Time to Break the Cycle of Bland Branding

Eighteen months or so ago, I wrote a piece that advocated for the “bland brand” trend to end. And here we are, still mired in the look, and I’m saying: Enough already.  

Enough of the clean Helvetica type and the quirky scripts. The sea of beiges, plums, and mauves. The social media feeds popping with cute yet mysterious brand-based utopias. 

The better-for-you food (BFY), beverage, and wellness marketplace is saturated with lookalike brands. It’s harder than ever to stand out. 

Or is it?

Why Bland Branding Has Stuck Around

Blanding has been around for a while now. We’re not talking about black-and-white generic packaging, but a sameness among brands with a specific look and feel tied to a demographic group. You’ll recognize the style: ample whitespace, an approachable typeface, soft pastel colors, no logo. It appeals to BFY personal care and food/beverage brands because it’s soothing and implies wellness. 

As the millennial generation grew into adulthood and gained influence and buying power, brands locked onto a design style purpose-built for this audience. This cohort likes to curate their lives to sync with what they see on social media and favor brands that echo their preferences. Millennials, especially women, latched onto a visual aesthetic that infused everything from fashion to home décor to product packaging. In 2016, writer Véronique Hyland dubbed Pantone’s Color of the Year hue Millennial Pink — and the dusky rose color and its companions (see the Lululemon colorway for inspiration) — were soon everywhere.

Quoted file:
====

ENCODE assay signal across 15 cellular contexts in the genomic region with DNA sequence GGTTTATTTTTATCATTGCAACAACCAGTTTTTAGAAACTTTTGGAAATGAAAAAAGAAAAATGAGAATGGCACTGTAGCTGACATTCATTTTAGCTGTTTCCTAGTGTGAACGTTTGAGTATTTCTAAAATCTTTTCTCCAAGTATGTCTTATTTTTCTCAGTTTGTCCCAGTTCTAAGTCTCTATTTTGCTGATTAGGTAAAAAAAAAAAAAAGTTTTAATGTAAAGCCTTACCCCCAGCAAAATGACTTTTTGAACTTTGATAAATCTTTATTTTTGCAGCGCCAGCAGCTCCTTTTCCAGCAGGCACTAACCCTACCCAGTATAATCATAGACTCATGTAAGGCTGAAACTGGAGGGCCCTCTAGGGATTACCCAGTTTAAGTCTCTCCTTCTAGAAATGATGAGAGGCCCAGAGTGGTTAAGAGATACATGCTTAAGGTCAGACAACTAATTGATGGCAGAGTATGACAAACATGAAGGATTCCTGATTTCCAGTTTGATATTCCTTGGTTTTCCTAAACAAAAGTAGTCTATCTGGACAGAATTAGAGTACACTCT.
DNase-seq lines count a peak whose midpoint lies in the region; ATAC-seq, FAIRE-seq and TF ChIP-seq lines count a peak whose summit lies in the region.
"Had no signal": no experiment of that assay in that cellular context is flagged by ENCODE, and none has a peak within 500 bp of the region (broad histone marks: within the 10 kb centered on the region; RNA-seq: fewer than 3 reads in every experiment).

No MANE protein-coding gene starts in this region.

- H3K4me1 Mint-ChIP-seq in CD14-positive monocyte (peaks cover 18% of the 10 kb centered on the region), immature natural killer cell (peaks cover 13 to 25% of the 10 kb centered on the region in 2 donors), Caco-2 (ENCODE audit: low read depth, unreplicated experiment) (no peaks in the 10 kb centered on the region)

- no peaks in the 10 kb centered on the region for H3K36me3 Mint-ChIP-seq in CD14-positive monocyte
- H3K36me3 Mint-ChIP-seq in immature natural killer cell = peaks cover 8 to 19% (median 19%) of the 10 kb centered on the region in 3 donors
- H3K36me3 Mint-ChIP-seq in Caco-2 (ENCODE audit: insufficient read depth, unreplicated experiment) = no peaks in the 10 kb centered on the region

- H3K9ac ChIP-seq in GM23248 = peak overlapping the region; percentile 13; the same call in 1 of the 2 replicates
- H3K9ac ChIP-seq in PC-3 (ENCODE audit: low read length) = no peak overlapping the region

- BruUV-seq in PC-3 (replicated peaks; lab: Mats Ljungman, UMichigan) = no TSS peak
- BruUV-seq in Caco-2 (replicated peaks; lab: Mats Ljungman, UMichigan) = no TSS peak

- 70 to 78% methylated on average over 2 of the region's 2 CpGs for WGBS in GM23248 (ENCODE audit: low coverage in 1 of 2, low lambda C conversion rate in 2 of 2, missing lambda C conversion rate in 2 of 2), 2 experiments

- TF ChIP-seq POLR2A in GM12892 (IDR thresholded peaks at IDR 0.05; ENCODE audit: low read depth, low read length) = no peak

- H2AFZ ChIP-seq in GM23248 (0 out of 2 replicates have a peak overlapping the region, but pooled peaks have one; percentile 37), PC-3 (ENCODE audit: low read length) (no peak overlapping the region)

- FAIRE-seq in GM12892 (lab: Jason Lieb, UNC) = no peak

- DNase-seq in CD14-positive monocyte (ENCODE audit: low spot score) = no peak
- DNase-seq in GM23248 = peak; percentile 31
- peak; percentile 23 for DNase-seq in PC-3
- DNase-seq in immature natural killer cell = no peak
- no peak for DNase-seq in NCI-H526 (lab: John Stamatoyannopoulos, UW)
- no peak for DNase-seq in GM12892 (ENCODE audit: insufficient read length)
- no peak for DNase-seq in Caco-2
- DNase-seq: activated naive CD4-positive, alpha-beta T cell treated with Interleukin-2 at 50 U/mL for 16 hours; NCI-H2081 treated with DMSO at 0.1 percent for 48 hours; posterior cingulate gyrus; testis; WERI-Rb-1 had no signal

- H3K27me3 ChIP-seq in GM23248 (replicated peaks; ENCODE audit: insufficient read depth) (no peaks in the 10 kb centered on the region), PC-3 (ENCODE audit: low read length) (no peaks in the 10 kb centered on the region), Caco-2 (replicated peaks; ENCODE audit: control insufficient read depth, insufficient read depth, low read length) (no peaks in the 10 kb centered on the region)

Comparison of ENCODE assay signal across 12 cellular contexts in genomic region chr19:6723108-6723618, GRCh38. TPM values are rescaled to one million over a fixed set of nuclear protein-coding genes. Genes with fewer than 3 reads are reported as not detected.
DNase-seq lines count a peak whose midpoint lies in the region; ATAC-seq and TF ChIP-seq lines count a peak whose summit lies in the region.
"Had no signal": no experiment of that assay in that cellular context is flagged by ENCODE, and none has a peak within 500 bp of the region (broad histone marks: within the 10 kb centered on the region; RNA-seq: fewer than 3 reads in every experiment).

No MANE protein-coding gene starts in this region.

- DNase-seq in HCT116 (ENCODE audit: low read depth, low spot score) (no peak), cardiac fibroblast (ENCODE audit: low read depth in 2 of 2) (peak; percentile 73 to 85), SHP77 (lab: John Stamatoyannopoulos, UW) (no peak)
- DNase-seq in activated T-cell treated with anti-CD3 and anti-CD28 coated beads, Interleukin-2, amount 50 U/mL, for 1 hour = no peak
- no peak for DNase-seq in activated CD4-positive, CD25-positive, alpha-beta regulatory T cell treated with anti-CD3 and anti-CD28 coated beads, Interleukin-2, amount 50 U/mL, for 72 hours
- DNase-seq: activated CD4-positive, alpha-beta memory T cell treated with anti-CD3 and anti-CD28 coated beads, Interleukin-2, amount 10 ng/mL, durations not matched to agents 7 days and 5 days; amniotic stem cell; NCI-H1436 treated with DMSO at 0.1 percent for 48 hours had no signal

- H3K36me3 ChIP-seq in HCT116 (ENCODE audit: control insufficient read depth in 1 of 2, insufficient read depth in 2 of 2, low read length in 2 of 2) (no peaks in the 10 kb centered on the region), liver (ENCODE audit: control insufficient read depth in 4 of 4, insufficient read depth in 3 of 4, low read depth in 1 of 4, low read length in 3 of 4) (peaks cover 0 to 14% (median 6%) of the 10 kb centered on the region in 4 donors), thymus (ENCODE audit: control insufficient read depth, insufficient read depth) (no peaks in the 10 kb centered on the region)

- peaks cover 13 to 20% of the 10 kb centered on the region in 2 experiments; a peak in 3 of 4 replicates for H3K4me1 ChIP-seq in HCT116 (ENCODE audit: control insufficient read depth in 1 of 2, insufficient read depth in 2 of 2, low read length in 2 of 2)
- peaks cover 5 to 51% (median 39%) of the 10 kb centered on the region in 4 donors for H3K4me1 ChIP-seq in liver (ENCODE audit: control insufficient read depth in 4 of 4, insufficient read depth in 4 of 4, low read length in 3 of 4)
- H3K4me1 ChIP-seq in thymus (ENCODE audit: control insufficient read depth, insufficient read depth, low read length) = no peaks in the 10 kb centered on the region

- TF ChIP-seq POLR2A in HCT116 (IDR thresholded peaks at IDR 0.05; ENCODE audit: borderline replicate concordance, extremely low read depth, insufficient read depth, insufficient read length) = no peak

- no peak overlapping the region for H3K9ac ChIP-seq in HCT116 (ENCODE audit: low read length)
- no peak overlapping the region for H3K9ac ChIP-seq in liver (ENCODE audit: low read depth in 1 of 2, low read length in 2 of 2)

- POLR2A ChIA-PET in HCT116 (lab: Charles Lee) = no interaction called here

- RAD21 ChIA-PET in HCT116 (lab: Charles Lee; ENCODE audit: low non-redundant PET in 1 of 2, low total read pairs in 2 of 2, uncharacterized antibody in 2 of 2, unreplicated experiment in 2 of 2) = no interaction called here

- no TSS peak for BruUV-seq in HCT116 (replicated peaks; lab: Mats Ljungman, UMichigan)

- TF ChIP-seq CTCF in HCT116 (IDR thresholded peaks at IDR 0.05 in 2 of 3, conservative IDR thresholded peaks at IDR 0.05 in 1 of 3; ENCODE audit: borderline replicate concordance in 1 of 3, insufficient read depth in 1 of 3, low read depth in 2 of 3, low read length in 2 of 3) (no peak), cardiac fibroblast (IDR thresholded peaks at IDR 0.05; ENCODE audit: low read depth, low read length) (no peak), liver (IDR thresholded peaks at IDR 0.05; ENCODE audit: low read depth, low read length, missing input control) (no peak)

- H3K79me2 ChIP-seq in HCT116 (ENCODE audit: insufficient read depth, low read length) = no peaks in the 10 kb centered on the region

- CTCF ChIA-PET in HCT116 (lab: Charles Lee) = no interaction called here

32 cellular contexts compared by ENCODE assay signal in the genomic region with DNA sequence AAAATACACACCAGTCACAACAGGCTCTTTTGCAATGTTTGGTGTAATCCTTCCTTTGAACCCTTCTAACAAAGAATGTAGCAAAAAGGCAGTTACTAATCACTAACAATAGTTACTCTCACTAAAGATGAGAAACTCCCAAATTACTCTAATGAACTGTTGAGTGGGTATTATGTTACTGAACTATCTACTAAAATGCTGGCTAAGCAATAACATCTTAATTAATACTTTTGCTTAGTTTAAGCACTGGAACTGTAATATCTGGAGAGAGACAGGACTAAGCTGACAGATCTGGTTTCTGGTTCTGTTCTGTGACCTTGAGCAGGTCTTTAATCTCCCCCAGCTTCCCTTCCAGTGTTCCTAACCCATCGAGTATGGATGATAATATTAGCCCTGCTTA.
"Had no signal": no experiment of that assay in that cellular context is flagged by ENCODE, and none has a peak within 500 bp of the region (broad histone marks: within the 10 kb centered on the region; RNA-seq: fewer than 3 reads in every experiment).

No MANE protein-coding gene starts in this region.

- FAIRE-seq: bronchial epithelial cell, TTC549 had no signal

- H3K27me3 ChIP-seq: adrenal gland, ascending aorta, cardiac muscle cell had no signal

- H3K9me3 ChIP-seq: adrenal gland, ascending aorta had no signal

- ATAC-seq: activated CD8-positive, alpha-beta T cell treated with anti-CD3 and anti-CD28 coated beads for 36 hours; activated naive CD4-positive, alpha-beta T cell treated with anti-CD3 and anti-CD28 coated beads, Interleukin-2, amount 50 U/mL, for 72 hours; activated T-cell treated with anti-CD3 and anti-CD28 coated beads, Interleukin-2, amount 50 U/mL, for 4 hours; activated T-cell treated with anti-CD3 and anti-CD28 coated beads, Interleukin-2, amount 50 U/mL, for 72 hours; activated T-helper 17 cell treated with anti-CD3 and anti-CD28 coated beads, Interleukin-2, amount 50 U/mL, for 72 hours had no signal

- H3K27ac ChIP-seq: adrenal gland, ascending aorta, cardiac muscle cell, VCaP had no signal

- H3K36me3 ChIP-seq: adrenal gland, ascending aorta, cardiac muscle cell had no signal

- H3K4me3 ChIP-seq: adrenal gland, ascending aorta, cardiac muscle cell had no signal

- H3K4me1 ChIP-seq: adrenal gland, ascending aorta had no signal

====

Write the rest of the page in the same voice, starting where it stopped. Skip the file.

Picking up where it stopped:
And they’ve stayed. 

As a creative, I’ll concede that the bland brand look isn’t bad. Nobody will find it offensive. It’s pretty. A bland brand is one that no one will hate — as opposed to a brand that insists on a category leadership position, demands attention, implores you to join in and follow along.

My objection is the sheer volume of brands coming into the marketplace that are just using a standardized kit of parts. It’s the most reductive and least inspired approach to design: “copy-and-paste what’s popular, follow the leader, and let’s go.”